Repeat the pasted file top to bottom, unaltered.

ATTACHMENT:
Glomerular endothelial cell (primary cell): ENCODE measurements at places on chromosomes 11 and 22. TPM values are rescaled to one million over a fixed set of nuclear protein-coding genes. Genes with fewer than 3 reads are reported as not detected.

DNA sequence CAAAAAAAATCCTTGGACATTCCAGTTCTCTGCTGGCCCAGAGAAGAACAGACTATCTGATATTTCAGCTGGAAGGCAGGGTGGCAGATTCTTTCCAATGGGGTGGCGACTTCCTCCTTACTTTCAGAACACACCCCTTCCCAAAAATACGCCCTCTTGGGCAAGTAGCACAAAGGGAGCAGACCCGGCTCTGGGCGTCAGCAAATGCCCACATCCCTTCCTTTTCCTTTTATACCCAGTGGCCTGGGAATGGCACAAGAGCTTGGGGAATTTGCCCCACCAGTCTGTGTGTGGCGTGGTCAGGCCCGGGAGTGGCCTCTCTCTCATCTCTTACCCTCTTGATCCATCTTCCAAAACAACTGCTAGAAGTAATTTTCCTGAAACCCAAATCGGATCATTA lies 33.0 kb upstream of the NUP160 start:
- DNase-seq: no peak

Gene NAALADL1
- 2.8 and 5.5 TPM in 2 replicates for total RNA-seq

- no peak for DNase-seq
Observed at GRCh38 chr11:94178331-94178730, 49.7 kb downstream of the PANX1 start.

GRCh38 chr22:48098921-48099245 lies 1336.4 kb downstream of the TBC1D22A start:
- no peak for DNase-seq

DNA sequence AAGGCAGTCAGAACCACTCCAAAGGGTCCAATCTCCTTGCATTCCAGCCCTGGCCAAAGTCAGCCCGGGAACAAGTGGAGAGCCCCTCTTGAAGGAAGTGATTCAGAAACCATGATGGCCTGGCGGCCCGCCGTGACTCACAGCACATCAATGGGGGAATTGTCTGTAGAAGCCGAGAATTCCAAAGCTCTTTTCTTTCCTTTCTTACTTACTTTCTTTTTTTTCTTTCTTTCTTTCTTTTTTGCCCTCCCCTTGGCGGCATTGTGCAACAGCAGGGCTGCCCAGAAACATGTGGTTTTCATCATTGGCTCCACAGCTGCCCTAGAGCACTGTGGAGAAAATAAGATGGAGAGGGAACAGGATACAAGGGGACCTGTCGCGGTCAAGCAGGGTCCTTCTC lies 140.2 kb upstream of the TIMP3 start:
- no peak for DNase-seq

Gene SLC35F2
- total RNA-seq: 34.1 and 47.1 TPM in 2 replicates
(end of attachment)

Glomerular endothelial cell (primary cell): ENCODE measurements at places on chromosomes 11 and 22. TPM values are rescaled to one million over a fixed set of nuclear protein-coding genes. Genes with fewer than 3 reads are reported as not detected.

DNA sequence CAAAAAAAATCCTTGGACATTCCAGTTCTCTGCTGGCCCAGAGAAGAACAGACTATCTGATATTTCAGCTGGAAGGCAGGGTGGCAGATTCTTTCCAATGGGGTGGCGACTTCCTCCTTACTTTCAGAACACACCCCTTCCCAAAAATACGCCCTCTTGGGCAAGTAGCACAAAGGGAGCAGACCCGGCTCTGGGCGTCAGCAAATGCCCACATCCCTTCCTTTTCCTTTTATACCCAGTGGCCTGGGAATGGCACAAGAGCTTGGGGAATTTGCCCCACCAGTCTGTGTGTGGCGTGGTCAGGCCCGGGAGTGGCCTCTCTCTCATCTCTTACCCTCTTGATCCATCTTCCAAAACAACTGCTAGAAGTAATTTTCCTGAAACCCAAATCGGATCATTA lies 33.0 kb upstream of the NUP160 start:
- DNase-seq: no peak

Gene NAALADL1
- 2.8 and 5.5 TPM in 2 replicates for total RNA-seq

- no peak for DNase-seq
Observed at GRCh38 chr11:94178331-94178730, 49.7 kb downstream of the PANX1 start.

GRCh38 chr22:48098921-48099245 lies 1336.4 kb downstream of the TBC1D22A start:
- no peak for DNase-seq

DNA sequence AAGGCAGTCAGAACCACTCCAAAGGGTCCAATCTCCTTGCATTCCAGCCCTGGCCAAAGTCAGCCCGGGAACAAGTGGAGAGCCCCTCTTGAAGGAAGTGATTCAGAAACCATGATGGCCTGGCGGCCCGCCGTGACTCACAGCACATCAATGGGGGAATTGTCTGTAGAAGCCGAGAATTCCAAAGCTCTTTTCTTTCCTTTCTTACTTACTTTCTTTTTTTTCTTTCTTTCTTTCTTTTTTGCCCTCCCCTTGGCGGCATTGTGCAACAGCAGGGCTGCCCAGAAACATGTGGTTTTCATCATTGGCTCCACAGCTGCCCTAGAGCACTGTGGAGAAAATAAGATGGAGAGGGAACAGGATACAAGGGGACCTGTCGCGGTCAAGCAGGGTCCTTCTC lies 140.2 kb upstream of the TIMP3 start:
- no peak for DNase-seq

Gene SLC35F2
- total RNA-seq: 34.1 and 47.1 TPM in 2 replicates